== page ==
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Reviewed by Grant Leishman for Readers' Favorite
Brandenburg: A Story of Berlin by James Cloud takes us on a journey through the Germany of the early twentieth century, through the eyes of some ordinary and not so ordinary Berliners. Beginning with the declaration of WWI by Kaiser Wilhelm, we travel through the false bravado and patriotism of a nation at war to explore the horrors and senselessness of the killing fields of Ypres, the Somme and Passchendaele. With the war and the deprivations it brought almost over, the people of Germany must then face, along with the rest of the world, the ravages of the Spanish Flu. What follows is the constraints of the Treaty of Versailles, the incredible hyper-inflation of the early twenties, five years of relative prosperity to be followed by the share-market crash of 1929, and the perfect storm that would see the rise in Germany of two competing ideologies; Communism and its vicious and violent enemy, Nazism and Adolf Hitler. Through the eyes of a young Prussian aristocrat and his beautiful Jewish wife, along with their best friends, a working-class girl and her farming-stock husband, the author examines the class structures and the political pressures that were exerted on Germany during this period that would lead to one of the darkest times in world history.
I particularly enjoyed this simple story of love and family. Brandenburg: A Story of Berlin by James Cloud is set against the momentous events of the first third of the twentieth century. The author clearly is well versed in the city of Berlin and its history. I really appreciated his main characters that represented all stratum of German society. In Herbert, we could see the young, liberal Prussian aristocrat who wanted to go his own way and saw nothing unusual or wrong in falling in love with and marrying a rich young Jewess. That their best friends should be from a working-class and a rural background provided a wonderful counterpoint to the political turmoil that was happening all around them. That their families were able to generally reconcile and accept the breaking down of class, religious and political barriers within German society was well expressed by the author.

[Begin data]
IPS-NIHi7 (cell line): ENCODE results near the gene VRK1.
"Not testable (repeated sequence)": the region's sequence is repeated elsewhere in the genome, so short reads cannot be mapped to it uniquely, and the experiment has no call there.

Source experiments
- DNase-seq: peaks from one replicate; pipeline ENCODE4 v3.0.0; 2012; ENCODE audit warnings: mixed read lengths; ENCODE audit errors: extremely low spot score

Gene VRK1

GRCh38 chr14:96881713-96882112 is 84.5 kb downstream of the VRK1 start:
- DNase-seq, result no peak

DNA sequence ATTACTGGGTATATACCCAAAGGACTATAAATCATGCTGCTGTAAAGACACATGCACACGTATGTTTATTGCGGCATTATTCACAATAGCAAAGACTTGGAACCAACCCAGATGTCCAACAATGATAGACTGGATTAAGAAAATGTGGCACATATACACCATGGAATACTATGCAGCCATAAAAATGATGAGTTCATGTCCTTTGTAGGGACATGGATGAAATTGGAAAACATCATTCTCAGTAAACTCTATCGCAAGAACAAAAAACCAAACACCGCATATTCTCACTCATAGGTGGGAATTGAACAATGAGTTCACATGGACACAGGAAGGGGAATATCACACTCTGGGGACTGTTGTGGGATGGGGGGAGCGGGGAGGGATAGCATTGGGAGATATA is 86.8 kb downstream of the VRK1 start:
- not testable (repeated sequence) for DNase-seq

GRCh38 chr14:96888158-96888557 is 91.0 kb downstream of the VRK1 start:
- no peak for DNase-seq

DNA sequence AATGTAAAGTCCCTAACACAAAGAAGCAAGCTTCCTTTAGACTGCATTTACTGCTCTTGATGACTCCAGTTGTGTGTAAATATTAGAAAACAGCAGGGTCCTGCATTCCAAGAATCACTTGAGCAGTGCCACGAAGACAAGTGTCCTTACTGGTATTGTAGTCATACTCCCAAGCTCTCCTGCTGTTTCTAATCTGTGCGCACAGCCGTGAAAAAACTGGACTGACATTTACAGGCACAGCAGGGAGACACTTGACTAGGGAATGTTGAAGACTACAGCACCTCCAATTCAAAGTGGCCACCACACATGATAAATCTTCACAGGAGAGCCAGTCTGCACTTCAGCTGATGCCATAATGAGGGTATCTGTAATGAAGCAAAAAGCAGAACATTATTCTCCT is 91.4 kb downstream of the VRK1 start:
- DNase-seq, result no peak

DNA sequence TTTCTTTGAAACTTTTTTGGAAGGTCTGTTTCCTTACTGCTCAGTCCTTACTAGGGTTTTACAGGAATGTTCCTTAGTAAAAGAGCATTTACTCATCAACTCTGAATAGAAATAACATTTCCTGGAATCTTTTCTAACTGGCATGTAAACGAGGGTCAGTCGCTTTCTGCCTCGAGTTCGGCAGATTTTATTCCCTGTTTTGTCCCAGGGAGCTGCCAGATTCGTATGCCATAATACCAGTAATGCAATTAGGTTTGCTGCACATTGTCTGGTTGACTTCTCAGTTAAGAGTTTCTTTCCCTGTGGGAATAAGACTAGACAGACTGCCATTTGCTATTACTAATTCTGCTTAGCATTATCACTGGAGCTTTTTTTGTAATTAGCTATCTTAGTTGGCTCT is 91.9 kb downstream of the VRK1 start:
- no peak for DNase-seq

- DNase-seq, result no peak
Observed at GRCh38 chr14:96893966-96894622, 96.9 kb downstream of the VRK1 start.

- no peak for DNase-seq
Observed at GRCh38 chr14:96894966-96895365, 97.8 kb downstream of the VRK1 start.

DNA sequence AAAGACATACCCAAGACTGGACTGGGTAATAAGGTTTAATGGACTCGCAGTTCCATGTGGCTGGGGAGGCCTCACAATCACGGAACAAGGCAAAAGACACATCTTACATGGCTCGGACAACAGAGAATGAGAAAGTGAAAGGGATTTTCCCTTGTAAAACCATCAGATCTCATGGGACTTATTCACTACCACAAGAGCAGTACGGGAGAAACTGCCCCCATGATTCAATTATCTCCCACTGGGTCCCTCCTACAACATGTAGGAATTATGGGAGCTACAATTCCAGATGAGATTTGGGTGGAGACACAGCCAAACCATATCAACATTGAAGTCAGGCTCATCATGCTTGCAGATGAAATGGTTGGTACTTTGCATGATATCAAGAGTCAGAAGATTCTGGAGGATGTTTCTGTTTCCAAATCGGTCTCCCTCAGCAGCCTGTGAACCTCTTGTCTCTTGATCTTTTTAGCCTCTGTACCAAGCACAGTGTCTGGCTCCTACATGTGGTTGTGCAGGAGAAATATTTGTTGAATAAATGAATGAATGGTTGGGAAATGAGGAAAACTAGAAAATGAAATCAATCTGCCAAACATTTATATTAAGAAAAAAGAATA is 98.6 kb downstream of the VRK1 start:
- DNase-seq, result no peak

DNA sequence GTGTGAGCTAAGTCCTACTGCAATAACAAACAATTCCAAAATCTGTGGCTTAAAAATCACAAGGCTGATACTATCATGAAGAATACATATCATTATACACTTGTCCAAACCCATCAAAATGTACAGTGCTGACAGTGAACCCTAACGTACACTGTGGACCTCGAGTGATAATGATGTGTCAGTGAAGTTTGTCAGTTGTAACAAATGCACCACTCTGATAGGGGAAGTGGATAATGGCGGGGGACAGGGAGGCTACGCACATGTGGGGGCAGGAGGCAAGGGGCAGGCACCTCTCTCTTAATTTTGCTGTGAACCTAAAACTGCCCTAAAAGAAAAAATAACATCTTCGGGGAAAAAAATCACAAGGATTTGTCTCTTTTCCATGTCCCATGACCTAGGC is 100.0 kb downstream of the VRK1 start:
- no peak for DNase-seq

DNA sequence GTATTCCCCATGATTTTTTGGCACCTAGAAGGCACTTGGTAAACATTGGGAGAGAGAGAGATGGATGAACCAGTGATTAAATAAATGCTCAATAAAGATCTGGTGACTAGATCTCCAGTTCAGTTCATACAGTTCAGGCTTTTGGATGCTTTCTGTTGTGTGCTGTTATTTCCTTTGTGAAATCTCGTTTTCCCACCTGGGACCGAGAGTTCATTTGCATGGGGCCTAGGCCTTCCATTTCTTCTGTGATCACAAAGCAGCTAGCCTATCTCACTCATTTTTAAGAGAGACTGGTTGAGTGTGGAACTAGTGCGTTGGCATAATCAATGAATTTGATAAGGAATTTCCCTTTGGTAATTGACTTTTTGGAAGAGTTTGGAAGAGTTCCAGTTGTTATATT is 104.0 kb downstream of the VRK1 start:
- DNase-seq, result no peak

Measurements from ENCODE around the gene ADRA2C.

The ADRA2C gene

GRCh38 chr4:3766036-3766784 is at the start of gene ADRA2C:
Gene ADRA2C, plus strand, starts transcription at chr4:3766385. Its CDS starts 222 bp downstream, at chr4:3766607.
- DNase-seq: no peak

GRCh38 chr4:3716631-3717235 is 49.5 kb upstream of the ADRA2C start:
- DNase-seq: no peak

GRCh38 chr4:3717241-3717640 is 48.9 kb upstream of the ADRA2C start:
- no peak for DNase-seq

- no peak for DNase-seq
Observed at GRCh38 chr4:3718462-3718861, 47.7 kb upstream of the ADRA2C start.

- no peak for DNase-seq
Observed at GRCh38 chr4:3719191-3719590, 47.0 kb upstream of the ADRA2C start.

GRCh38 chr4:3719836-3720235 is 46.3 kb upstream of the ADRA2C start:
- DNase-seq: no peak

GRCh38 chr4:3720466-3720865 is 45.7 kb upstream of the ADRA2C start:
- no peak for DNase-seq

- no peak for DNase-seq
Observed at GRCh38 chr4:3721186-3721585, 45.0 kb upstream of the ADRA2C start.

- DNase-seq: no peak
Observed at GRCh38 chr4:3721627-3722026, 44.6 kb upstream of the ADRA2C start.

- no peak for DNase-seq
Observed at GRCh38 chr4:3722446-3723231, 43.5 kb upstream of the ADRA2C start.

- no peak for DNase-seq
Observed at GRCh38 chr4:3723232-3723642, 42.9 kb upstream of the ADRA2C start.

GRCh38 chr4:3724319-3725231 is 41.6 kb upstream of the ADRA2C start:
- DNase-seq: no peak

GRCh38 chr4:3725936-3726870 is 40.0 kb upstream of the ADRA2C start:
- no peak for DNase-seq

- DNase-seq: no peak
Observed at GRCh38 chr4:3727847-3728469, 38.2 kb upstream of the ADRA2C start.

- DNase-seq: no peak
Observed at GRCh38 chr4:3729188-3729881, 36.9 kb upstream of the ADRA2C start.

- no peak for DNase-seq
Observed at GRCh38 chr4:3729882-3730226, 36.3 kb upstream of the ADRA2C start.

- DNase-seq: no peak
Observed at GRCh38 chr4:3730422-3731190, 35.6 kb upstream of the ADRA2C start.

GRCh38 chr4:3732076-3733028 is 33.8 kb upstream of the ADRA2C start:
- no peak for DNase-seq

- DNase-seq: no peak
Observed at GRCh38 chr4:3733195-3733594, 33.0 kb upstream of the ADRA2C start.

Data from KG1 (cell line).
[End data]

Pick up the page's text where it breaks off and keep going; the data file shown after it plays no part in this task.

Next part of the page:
This book did a wonderful job, for me, in laying the groundwork for what was soon to plunge Germany and the world into further chaos, as Adolf Hitler was appointed Chancellor in 1933. That this story ended there gives me hope that there is a sequel coming, as I for one am excited to find out what happens to this diverse range of characters as Nazism takes over and dominates Germany for the next ten plus years. I highly recommended this read to all historical fiction buffs and readers in general.